That’s right, 21 years ago, the park map had a time and date stamp, as well as a Recommended Show Schedule that listed the optimum time to see all seven live shows in order. Pretty neat, huh?
In many ways, SeaWorld was ahead of the curve way back then, and, as it celebrates the 50th anniversary of its original park in San Diego, California, in 2014, its Sea of Surprises celebration here in Orlando brings back more than a few memories for me.
I was completely new to Orlando back then, a first-time visitor on a Cosmos holiday package staying at the Quality Inn Plaza on International Drive—now the Rosen Inn at Pointe Orlando—which was very much Brit Central and at the heart of this amazing tourist wonderland.
I was just walking distance from the Mercado Mediterranean Village, with its great food court and nightly live entertainment, and I had evenings out at Church Street Station in downtown Orlando and Wild Bill’s Wild West Show on Highway 192 in Kissimmee – none of which exist any more.
We could still have an evening out at the clubs of Pleasure Island at Downtown Disney and dine at the Portobello Yacht Club, while the animated film ‘Aladdin’ was brand new at the AMC multiplex cinema.
There were only three Disney parks and one at Universal, and it cost just $4 to park at any of them, unlike the $16 it costs today!
But SeaWorld had a special appeal back then, and it still does today, especially for British visitors. It is slower, more relaxed, wonderfully scenic and is the perfect introduction to the Orlando Experience of fun, rides, shows - and standing in line!
Back in 1993, I couldn’t have been more impressed as everything was so organized and easy to enjoy. There were no rides back then – no fast-turning Kraken, the swooping Manta or water-coaster Journey to Atlantis – but there was still plenty to enjoy.
I had done my homework and arrived early enough to book one of the special back-stage tours that afforded a fascinating glimpse of the animal care areas and the great work SeaWorld does in marine conservation and rehabilitation of rescued animals like turtles and manatees.
These are still on offer today – and I heartily recommend giving them a try, as they add a lot to your appreciation of the park – but, back in my little time-warp tour, there were quite a few differences.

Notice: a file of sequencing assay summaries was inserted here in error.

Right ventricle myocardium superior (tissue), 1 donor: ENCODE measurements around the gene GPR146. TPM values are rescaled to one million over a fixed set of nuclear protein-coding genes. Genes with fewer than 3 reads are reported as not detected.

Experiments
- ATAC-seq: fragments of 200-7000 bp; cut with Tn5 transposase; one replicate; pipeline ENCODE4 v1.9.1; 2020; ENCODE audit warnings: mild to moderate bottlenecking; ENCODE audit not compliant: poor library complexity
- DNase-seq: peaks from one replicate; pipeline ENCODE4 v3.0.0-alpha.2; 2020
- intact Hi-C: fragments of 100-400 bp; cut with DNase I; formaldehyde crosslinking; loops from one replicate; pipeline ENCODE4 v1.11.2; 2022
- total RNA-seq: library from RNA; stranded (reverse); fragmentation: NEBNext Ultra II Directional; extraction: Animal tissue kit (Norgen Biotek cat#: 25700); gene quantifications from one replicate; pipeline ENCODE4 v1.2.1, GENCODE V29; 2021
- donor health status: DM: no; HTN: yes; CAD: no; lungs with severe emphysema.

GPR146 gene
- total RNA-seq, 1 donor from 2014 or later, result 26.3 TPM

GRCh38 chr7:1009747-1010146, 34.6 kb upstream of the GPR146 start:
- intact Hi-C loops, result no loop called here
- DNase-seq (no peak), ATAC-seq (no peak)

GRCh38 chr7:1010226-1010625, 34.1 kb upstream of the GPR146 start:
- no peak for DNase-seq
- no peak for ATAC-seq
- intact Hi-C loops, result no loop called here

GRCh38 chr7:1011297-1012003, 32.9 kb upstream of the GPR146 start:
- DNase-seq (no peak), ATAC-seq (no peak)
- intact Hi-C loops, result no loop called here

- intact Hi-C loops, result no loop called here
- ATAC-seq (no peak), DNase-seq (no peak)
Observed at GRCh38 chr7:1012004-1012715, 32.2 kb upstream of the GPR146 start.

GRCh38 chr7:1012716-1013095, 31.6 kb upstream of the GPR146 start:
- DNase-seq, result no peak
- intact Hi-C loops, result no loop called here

Shamu’s Happy Harbor, the children’s play area, was brand new but consisted mainly of the big adventure play structure and a water-play area around a small boat. The seven kid-sized rides were all added in recent years.
Also new was Mission: Bermuda Triangle, an exciting undersea simulator ride that explored the mysteries of the deep. Today it is Wild Arctic, a more up-to-date simulator experience, but it was just as impressive 21 years ago.
The Waterfront area didn’t exist either, but in its place was the setting for the Hawaiian Rhythms outdoor stage show, while nearby was the Sea World Theatre (now the Seaport Theater and incorporated into The Waterfront). Also here was the park’s full-service dining outlet, the lovely Bimini Bay Café, but, if there is one area that SeaWorld has improved significantly since then, it is the general food offerings.
Nowadays, there is the superb Sharks Underwater Grill & Bar, the Terrace Garden Buffet (which has replaced the Anheuser-Busch Hospitality Center and no longer offers free samples – boo!), Spice Mill Café, Voyagers Smokehouse and the Seafire Inn, as well as the new Expedition Café, which opened with the fabulous Antarctica: Empire of the Penguin area last year.
While there were no coasters to enjoy, the live shows were still first class, and you could sit back and enjoy all seven in a row, if you were in from 10am to 6.15pm.
There was the Whale & Dolphin Show (now the remarkable Blue Horizons, which really has kicked things up several notches); Shamu: New Visions, the trademark killer whale show; The Gold Rush Ski Show, which was performed at the Bayside Stadium (back then, the Atlantis Water Ski Stadium), and the Sea World Theatre Show, which was a 20-minute film called Window To The Sea on SeaWorld’s research, conservation and education efforts –a major feature even then.
A second show at the SeaWorld Theatre, Water Fantasy, was a musical water-and-light performance featuring spectacular fountains all set to a memorable soundtrack. I think parts of this show actually turned up a few years later at Silver Springs in Ocala, but where it is now is a mystery. The Nautilus Showplace (now the Nautilus Theater and home to the superb A’Lure show) was the stage for the Chinese Golden Acrobats, who performed three times a day.
Finally, SeaWorld brought the day to a memorable close with Shamu Night Magic, a second chance to see the killer whales as they performed a more freestyle show to a grand lighting backdrop – not hugely dissimilar to the Shamu Rocks show they now do during Summer Nights.
When I wanted to slow down and enjoy the scenery, the Tropical Reef was the place to go, while the Penguin Encounter was still a big draw, and there was also Terrors of the Deep (now the extremely similar Shark Encounter).
Sadly, the Sea Lion & Otter Stadium was closed that month as SeaWorld prepared for the all-new show Hotel Clyde & Seamore – which has since transformed into Clyde & Seamore Take Pirate Island. Also under construction then was Manatees: The Last Generation and Pacific Point Preserve, two more excellent animal exhibits, the former of which has since become part of the new Turtle Trek attraction.
It was definitely enough for a full day out – and it was part of the spark for the Brit Guide to Orlando, which I started writing pretty much on my return from that trip! The book is now 19 years old but SeaWorld is substantially older. It is still every bit as enjoyable – and getting better every year.
Happy 50th Birthday SeaWorld!